Monday, April 26, 2010

I can't be the only person to have thought that Chris Rose couldn't have been the only reporter to have heard

In last week's Gambit, Chris Rose wrote:
Back in the days immediately following his election, with the city in the throes of optimism and anticipation, I recall a handful of folks buttonholing me to confide that the new mayor was not what he appeared to be to the masses.

  It was a small number of folks, whom I took to be bitter losers or disgruntled operatives for other candidates and other parties, who warned me that the new mayor had a dark streak that would one day show itself, to all of our surprise.

   Truthfully, I can't even recall exactly who it was that told me such things; I outrightly dismissed it — and them — as piffle. I didn't believe it. Not for a minute. Again, it simply didn't jibe with what I was seeing, hearing, reading and feeling.

Not to bash Chris Rose, but we do have to consider the fact that events and conversations can become confused, conflated and exaggerated in the memories of even the most scrupulously honest of people. It's also possible that Chris Rose was the only local journalist to have heard these mumblings, but click and scroll down to "Who Are You For?..."

Whatever the case might be, when I read that, I was reminded of a comment that I once made (not sure on whose blog) that New Orleans has some very good investigative reporters for a fairly small market, but its opinion makers (editors, op-ed writers, etc.) are all consensus historians who won't challenge the group consensus until investigative reporting or other events make the group consensus untenable.

I suppose that's pretty much the case nationwide:
Meanwhile, there’s also a mini-struggle going on within business journalism itself over how best to cover the crisis. Sorkin’s book helps draw a bright line between deal journalism and the work of accountability-oriented reporters. In the former, the reporter-source relationship is more transactional, with a focus on securing insider access; the latter maintain greater distance from their subjects and rely for their material on financial filings, lawsuits, whistleblowers, short sellers, nonprofit groups, and dissidents of all stripes—not insiders, but outsiders. As it happens, their sources were right about this crisis, while Sorkin’s insiders were part of the problem.

While Pittman’s adversarial style paid major dividends, it should be obvious that his approach would not gain him the kind of telepathic rapport that Sorkin seems to have developed with the Fed chairman (“. . . the towering white peaks of the Tetons offered a majestic view, but one that no longer took Ben Bernanke’s breath away the way it once had.”)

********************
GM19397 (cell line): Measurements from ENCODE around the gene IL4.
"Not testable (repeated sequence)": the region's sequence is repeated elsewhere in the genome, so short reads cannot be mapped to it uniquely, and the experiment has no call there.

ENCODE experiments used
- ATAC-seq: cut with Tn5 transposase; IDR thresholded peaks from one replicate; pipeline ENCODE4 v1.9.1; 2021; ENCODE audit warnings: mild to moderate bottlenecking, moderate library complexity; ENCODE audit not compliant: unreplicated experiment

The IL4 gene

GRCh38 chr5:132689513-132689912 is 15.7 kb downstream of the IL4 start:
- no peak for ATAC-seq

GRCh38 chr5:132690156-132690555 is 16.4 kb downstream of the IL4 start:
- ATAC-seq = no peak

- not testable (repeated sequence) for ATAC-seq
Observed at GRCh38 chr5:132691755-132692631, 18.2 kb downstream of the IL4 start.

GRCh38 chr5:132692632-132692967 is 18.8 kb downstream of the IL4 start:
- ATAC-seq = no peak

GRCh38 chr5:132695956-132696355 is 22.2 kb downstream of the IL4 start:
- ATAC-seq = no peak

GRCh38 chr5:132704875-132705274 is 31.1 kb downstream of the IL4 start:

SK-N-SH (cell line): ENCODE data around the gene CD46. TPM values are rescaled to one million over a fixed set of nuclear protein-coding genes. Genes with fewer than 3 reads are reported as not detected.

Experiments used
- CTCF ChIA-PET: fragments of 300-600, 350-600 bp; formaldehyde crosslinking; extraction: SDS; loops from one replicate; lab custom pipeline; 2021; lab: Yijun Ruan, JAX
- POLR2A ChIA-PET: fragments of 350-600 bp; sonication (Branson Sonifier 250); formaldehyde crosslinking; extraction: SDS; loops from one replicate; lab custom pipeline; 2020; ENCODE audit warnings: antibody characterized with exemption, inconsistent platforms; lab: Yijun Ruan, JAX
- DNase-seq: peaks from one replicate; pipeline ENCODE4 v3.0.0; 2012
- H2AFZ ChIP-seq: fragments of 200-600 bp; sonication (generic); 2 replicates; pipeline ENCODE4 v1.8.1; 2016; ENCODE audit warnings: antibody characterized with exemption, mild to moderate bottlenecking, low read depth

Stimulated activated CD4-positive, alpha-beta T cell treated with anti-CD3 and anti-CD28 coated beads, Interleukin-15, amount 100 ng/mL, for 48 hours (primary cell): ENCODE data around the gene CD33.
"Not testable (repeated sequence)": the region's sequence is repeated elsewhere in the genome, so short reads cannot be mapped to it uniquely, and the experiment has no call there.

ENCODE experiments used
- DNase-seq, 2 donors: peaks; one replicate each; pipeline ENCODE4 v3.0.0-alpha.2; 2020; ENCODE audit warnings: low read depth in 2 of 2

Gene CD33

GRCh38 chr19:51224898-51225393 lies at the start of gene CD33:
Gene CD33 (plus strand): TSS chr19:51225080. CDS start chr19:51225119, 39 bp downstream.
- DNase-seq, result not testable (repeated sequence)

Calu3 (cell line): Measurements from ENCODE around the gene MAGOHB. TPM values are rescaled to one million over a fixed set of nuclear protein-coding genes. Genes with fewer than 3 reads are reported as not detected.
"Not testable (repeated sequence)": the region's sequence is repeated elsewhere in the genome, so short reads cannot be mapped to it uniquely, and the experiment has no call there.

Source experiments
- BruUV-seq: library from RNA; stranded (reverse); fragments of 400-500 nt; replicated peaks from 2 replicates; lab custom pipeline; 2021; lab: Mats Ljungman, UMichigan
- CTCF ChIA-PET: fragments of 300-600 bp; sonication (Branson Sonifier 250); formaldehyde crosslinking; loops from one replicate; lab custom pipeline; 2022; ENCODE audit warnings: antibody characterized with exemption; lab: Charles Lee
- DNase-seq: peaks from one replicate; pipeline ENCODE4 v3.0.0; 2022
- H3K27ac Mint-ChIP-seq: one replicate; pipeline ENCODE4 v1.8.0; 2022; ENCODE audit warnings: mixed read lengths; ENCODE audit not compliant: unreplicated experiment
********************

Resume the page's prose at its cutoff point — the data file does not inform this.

Readers should be aware of the differences in reporting styles and understand them for what they are: a division of labor. Neither will give you the full picture; one aims to tell you what the players said, while the other tells you what they did.

I don't think that the conflict between access journalism and investigative reporting is limited to business reporting. I should probably do a post rehashing all the reasons why I hated Nagin by the end of 2005, before writing much more about Nagin and the local press, but I will point out that the very "even-handed"* article about Nagin in yesterday's Picayune was co-written by a former very good investigative reporter turned city editor. The article failed to mention the depletion of the $200M revolver fund but did state that "the financial outlook is brighter, too." That will be a pleasant surprise for the incoming mayor:
“I will inherit a city that is in financial trouble,” Landrieu said. “… I think the public is going to be shocked to know the financial situation the city is in.”

I'll end with two questions. First, if the local press pulls its punches to help along the healing process or something, is that really just responsible reporting, or is it advocacy journalism?

Secondly, if Landrieu's inheriting a f***ed up situation, why would anybody want to sugar coat that?

*The article was much nicer to Nagin than the headline. I haven't looked at the letters page in today's paper, but I'd wager that any complaints that the article was unfair to Nagin focus on the headline.

Thursday, April 15, 2010

Oddly appropriate fashion accessory

Seeing Dick Armey dressed up like a cowboy today, I was reminded that very briefly, almost thirty years ago, I actually liked George Will:
Compared to some cowboys -- symbols of rugged individualism: hairy chested, leathery skinned, crow's feet around the eyes -- who use heavily subsidized water, graze their cattle on public land for a pittance, and have their market protected by beef import quotas -- compared to such Marlboro men, the average inner-city welfare mother is the soul of self-reliance
Admittedly, George Will wrote that column twenty-nine years ago; much has changed since then.

Thursday, April 01, 2010

April Fools' Day at CNBC

This skit should be an instant classic. First you have Trish Regan wondering why, oh why, do politicians continue to demonize banks? Then, some Republican guy says that Jamie Dimon and his Wall Street buddies should have known better than to trust a socialist Obama administration...before he says that Wall Street owns the government. Unfortunately, Larry Kudlow couldn't quite keep a straight face throughout the bit.

This page is powered by Blogger. Isn't yours?

Old Favorites
  • Political Boxing (untitled)
  • Did Bush Take His Ball and Go Home
  • Teratogens and Plan B
  • Foghorn Leghorn Republicans
  • Quote of the Day
  • October's News(Dec.1)
  • untitled, Nov.19 (offshore revenue)
  • Remember Upton Sinclair
  • Oct. Liar of thr month
  • Jindal's True Colors
  • No bid contracts